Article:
Sources who got to meet high-ranking Syrian officials over the weekend sensed the extent to which the presidential statement was welcomed by Damascus. They also provided some insight into the level of cooperation between Damascus and Moscow on the substance of Annan’s initiative, and their commitment to making a success of it.
While the Syrian leadership supports the general principles of Annan’s plan, it has taken a cautious view of the mechanisms and measures which will need to be taken to implement it.
This stems from a conviction that the devil will lie in details if they are left vague, especially when the time comes for a ceasefire and political dialogue. Accordingly, while Annan completes his talks in Russia and China and prepares to begin implementing his plan, Damascus’ approach will be based on a number of considerations:
1. The initiative must be implemented through the “Syrian state” at all stages: starting with the proposed ceasefire and restoration of calm, extending to the delivery of humanitarian aid, and culminating in a national political dialogue. None of this will occur unless the process for implementing this initiative is approved by the regime and conforms with what it is describes as the “principles of sovereignty.”
Damascus’ position is that it is waiting to see how this initiative will be implemented, while affirming its endorsement of the plan. But the regime insists that any political dialogue about the future of Syria – the end-goal of the initiative – must be held under the auspices of the “Syrian state.”
2. Damascus is greatly satisfied and encouraged by the fact that the presidential statement did not reiterate the demand that the Arab League, France, the US, and Turkey had been insisting on. Namely, that the Syrian president step down and immediately transfer power so a political settlement can be concluded in isolation from him. The regime sees this tacit re-acknowledgement of its authority as a chance to open up dialogue again.
The high-ranking officials insisted to their visitors, however, that Syrian leaders had at no stage been fixated on or alarmed by this demand. They were never under any illusion that, in current international conditions, it was within the capacity of any party, domestic or foreign, to force Assad to step down.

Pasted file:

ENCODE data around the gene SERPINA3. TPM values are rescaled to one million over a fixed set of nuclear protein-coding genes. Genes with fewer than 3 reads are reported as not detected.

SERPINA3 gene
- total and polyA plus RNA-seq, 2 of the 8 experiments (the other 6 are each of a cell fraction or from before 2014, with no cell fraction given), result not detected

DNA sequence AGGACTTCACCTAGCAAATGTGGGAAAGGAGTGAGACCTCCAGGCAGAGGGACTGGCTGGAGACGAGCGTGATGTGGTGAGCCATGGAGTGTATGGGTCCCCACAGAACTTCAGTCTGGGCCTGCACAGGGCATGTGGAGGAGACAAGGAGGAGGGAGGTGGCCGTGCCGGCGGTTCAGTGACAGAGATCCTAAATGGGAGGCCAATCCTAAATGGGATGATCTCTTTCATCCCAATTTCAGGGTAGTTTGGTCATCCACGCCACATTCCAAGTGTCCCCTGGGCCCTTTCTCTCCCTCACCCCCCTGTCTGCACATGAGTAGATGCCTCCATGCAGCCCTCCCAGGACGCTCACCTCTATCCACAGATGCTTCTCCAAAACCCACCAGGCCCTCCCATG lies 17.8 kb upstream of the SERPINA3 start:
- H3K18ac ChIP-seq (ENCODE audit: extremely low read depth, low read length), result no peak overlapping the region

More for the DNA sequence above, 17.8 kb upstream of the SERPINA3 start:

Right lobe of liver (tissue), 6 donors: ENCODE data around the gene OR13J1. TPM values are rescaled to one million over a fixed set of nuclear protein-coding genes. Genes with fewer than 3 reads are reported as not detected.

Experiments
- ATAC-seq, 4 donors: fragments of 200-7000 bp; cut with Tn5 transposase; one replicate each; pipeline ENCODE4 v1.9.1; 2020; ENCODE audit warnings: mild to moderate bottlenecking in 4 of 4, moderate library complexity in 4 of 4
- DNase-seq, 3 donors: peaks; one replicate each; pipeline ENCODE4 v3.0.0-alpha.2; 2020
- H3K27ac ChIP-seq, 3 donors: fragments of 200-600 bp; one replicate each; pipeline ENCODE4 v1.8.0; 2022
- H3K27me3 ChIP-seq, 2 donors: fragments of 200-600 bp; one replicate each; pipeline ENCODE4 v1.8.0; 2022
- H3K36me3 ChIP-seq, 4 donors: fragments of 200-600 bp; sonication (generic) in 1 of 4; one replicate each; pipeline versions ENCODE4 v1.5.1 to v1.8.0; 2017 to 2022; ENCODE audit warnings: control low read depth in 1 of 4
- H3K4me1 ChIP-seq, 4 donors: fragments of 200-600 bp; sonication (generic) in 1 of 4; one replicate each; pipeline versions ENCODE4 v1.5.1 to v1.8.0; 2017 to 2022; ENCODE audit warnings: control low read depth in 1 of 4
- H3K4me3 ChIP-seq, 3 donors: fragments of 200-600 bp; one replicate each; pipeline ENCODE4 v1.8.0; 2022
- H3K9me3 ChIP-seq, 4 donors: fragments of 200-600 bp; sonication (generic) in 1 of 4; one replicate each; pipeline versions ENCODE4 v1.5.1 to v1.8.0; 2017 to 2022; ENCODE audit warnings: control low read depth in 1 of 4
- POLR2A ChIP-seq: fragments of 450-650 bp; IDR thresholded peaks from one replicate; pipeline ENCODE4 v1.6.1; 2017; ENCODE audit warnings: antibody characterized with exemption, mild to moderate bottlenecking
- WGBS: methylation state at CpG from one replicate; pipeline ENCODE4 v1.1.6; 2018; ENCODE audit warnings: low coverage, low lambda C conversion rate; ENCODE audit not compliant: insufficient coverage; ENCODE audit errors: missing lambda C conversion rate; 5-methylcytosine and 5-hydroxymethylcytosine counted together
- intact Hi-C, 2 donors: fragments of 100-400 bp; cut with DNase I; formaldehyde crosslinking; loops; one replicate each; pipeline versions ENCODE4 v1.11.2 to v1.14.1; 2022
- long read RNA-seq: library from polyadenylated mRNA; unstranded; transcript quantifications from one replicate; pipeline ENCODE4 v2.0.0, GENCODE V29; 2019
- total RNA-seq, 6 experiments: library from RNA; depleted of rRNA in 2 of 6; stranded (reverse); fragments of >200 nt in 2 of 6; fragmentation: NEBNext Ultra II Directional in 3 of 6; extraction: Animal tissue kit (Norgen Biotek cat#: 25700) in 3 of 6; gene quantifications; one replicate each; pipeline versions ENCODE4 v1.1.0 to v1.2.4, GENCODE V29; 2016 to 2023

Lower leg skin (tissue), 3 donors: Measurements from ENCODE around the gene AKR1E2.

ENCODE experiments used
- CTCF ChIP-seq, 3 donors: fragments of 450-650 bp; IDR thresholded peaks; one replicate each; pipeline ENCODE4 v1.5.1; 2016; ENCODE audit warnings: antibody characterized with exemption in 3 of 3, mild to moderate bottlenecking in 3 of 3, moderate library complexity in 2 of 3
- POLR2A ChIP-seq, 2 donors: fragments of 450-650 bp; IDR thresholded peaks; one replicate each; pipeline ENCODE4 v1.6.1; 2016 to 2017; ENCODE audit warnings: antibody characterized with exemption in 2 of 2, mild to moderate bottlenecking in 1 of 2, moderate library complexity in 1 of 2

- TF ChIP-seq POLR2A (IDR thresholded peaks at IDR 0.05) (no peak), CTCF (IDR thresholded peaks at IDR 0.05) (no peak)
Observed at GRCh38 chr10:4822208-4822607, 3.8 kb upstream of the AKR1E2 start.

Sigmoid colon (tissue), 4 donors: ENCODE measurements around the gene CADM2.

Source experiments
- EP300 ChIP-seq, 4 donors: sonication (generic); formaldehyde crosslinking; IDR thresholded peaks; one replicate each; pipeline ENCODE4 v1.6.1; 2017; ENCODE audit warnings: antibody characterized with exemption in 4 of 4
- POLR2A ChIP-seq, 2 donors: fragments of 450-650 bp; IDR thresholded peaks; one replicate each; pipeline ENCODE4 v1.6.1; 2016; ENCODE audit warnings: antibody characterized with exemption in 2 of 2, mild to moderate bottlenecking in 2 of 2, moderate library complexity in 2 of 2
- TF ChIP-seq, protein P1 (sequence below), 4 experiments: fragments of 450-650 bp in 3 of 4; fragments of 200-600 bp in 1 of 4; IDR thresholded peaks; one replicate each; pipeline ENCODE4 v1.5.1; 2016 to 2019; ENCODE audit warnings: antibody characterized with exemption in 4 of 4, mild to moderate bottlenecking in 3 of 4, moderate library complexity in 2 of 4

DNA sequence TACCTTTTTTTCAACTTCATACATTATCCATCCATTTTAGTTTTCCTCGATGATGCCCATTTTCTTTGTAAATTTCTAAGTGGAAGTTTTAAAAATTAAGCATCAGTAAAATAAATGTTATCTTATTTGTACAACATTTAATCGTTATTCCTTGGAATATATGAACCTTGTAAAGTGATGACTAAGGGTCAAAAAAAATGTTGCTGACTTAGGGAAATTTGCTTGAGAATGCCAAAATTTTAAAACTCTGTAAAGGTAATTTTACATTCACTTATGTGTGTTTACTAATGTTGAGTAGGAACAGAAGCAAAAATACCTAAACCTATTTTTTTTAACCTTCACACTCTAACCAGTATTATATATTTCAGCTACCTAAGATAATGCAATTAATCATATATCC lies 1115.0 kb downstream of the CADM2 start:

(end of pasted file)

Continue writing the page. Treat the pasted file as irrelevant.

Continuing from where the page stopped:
This applies equally to the Syrian opposition, to the many declarations made by US Secretary of State Hillary Clinton and her French counterpart Alain Juppe, the Arab League in its second initiative on January 2, and Qatari, Saudi, and Turkish leaders. Damascus never commented on any of their statements. It declined to get into an argument with them about whether Assad should leave office.
The view put forward by Damascus in defense of its position is that the new Syrian constitution furnishes a mechanism for the transfer or rotation of power. But decapitating the regime – the argument Moscow has also been stressing – would be a recipe for chaos. As the regime sees it, the president stands for the integrity and cohesion of the army and the unity of the country. This position was matched by the similar stand taken by Russia and China against any external foreign military intervention to compel Assad to step down or depose him by force. Also this is why they opposed arming the opposition.
As a result, the international picture has changed significantly since the two countries blocked the attempt to issue a Security Council resolution on Syria on February 4. The threat to force Assad out has been practically dropped – though Arab and Western states may still speak of not just the president’s days, but the regime’s, being numbered – and everybody has opted for a political settlement to be brought about under him.
This approach was reinforced at Russian Foreign Minister Sergei Lavrov’s March 10 meeting with the committee of Arab foreign ministers dealing with Syria. It was confirmed in the appointment of Annan as envoy, and again in the proposals he has put forward, and the Security Council’s endorsement of it last Wednesday.
3. Damascus believes that the real gain it made from the presidential statement was the UN’s acknowledgement that there are two sides to the violence in the Syrian crisis.
This dispensed with the pretext with which the Arabs and the West had armed themselves until Lavrov’s visit to Cairo – namely, that the violence was one-sided, indiscriminate, and practised exclusively by the regime. The existence of armed anti-regime groups was either denied outright, or justified as self-defense.
But the presidential statement, by calling for a ceasefire and end to fighting, conceded that there is another party engaged in violence, and that an armed confrontation is underway. While it did not identify that other party – composed of a combination of Salafis, Muslim Brothers, and deserters – it recognized its existence. This reinforced the regime’s rationale for using decisive military force to try to eliminate members of the armed opposition in Homs, Idlib, and Deir al-Zour, so as to pre-empt any attempt to create buffer zones or similar enclaves in border areas.